Friday night football isn't unheard of in the FBS. But among the "Power Five" conferences, Week 1 excepted, it's decidedly rare.
Would the Big Ten be willing to change that? A league that's usually been slower than its peers in the SEC or Big 12 to embrace widespread change is reportedly exploring the possibility of its own Friday Night Lights, according to Wisconsin State Journal columnist Andy Baggot.
From Baggott's Tuesday column:
Big Ten commissioner Jim Delany is trying to get feedback to be used in negotiating the next series of TV deals for the league. The current contracts run through 2016 (with Fox for the conference football championship game) and '17 (with ESPN and ABC for regular-season games).
If the networks want Big Ten games on Friday nights — a slot traditionally reserved for high schools — Delany wants to know where his constituents stand and an idea of what a commitment like that would be worth.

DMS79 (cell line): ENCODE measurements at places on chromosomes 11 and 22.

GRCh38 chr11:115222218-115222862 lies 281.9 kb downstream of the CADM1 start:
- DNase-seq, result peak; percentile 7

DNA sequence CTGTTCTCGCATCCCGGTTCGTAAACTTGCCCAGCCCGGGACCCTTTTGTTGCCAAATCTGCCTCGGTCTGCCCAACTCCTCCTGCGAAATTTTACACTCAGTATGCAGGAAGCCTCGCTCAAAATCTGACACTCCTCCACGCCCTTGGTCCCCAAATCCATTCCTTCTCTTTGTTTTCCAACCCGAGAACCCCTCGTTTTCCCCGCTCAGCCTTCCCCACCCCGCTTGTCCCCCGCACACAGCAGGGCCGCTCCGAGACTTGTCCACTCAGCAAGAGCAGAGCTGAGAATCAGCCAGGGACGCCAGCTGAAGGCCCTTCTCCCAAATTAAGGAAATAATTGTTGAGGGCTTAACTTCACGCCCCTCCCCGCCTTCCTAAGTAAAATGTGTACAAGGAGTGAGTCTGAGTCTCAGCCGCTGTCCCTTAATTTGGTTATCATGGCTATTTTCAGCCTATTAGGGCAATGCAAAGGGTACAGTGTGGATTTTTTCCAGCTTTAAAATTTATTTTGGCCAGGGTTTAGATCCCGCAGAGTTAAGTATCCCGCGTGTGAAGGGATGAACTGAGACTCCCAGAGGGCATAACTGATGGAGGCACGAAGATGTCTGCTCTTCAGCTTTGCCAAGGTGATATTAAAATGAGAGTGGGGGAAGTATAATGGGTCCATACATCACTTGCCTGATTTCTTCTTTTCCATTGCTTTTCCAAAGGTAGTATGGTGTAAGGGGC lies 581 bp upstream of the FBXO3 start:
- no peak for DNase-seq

Baggot writes that Delany is also floating the idea of night games as late in the season as November, another break with current Big Ten scheduling policy, though cautioning that either change would be "years away," if even approved.
The truth is that as distasteful as Big Ten football on a Friday night must sound to the league traditionalists on first glance, a 14-team league that's expanded in no small part expressly for the purpose of developing its television network must find ways of maximizing that network -- and as of today, Friday nights are a rare untapped resource when it comes to reaching viewers. If, say, Rutgers-Purdue is going to be buried beneath a wave of six other league games on your standard October Saturday, is there really so much harm in moving it to a Friday night and snagging both teams a few more eyeballs?
There might be if you're a ticket-holding fan, of course. But -- sadly -- does that even matter with the league already all-in on the Big Ten Network? The Friday experiment may or may not come to fruition, but at this point it doesn't seem wise to bet against it.